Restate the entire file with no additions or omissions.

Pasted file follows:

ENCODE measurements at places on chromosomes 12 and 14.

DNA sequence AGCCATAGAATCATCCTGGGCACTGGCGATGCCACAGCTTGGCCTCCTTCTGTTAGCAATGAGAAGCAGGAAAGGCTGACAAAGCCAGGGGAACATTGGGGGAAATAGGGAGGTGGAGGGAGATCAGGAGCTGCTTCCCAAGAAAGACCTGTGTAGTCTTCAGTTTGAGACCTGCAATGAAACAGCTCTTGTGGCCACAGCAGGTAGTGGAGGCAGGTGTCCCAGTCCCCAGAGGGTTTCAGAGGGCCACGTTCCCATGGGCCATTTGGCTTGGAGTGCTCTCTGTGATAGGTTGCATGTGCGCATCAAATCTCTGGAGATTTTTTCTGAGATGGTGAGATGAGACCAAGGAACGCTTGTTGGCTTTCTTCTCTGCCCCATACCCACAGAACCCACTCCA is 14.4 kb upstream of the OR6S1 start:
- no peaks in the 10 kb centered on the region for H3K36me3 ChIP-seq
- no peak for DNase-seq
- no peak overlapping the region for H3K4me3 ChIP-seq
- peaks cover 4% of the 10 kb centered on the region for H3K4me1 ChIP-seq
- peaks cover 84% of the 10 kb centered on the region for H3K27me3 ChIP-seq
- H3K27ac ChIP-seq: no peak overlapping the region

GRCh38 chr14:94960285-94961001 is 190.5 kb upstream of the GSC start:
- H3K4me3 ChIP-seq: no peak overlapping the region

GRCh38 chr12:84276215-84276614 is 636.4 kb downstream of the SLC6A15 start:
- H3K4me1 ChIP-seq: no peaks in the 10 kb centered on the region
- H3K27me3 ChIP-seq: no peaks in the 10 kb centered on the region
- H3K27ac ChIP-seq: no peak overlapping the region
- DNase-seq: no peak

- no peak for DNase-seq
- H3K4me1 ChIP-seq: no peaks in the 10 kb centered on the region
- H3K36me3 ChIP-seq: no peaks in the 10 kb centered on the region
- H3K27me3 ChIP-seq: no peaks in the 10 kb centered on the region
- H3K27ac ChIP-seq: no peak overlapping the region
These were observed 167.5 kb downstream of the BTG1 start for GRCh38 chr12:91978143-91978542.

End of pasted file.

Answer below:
ENCODE measurements at places on chromosomes 12 and 14.

DNA sequence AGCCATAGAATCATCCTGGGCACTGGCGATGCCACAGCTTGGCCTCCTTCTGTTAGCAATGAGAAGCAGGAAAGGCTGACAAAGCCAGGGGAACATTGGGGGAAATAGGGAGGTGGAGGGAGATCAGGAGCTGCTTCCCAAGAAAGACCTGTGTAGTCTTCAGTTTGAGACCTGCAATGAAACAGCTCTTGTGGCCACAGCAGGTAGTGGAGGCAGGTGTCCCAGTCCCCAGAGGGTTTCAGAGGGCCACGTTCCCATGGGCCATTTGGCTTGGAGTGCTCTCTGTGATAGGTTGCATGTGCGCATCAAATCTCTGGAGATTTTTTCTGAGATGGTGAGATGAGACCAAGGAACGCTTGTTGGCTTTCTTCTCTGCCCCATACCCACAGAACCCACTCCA is 14.4 kb upstream of the OR6S1 start:
- no peaks in the 10 kb centered on the region for H3K36me3 ChIP-seq
- no peak for DNase-seq
- no peak overlapping the region for H3K4me3 ChIP-seq
- peaks cover 4% of the 10 kb centered on the region for H3K4me1 ChIP-seq
- peaks cover 84% of the 10 kb centered on the region for H3K27me3 ChIP-seq
- H3K27ac ChIP-seq: no peak overlapping the region

GRCh38 chr14:94960285-94961001 is 190.5 kb upstream of the GSC start:
- H3K4me3 ChIP-seq: no peak overlapping the region

GRCh38 chr12:84276215-84276614 is 636.4 kb downstream of the SLC6A15 start:
- H3K4me1 ChIP-seq: no peaks in the 10 kb centered on the region
- H3K27me3 ChIP-seq: no peaks in the 10 kb centered on the region
- H3K27ac ChIP-seq: no peak overlapping the region
- DNase-seq: no peak

- no peak for DNase-seq
- H3K4me1 ChIP-seq: no peaks in the 10 kb centered on the region
- H3K36me3 ChIP-seq: no peaks in the 10 kb centered on the region
- H3K27me3 ChIP-seq: no peaks in the 10 kb centered on the region
- H3K27ac ChIP-seq: no peak overlapping the region
These were observed 167.5 kb downstream of the BTG1 start for GRCh38 chr12:91978143-91978542.